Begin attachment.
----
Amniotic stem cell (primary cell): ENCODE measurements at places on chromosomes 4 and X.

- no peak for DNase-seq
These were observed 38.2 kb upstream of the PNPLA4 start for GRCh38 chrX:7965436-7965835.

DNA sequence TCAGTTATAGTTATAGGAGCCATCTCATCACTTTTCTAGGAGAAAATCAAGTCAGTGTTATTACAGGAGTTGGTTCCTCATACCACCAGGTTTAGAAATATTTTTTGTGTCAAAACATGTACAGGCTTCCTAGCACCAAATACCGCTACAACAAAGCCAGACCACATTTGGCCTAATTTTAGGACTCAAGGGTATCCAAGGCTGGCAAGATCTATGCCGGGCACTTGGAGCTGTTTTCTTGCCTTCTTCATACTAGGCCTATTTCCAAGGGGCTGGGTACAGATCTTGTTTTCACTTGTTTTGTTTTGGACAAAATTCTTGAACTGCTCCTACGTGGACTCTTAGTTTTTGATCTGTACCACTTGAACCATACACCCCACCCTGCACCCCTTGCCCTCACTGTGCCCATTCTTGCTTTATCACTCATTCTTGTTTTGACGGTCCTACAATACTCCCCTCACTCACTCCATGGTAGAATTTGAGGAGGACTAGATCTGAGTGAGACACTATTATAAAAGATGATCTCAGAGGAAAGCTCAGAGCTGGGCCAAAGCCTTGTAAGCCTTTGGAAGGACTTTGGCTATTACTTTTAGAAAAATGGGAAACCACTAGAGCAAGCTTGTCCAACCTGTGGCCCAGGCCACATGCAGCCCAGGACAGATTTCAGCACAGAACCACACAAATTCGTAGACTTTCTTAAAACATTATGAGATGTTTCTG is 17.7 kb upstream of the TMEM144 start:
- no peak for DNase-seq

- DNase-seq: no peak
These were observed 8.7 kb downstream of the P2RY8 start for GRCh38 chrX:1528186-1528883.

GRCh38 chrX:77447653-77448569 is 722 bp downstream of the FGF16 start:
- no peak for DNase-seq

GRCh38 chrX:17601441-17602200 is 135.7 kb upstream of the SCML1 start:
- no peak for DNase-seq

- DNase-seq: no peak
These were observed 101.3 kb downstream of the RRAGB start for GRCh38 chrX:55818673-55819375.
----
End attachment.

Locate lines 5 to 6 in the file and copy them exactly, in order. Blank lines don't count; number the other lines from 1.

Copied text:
- no peak for DNase-seq

- DNase-seq: no peak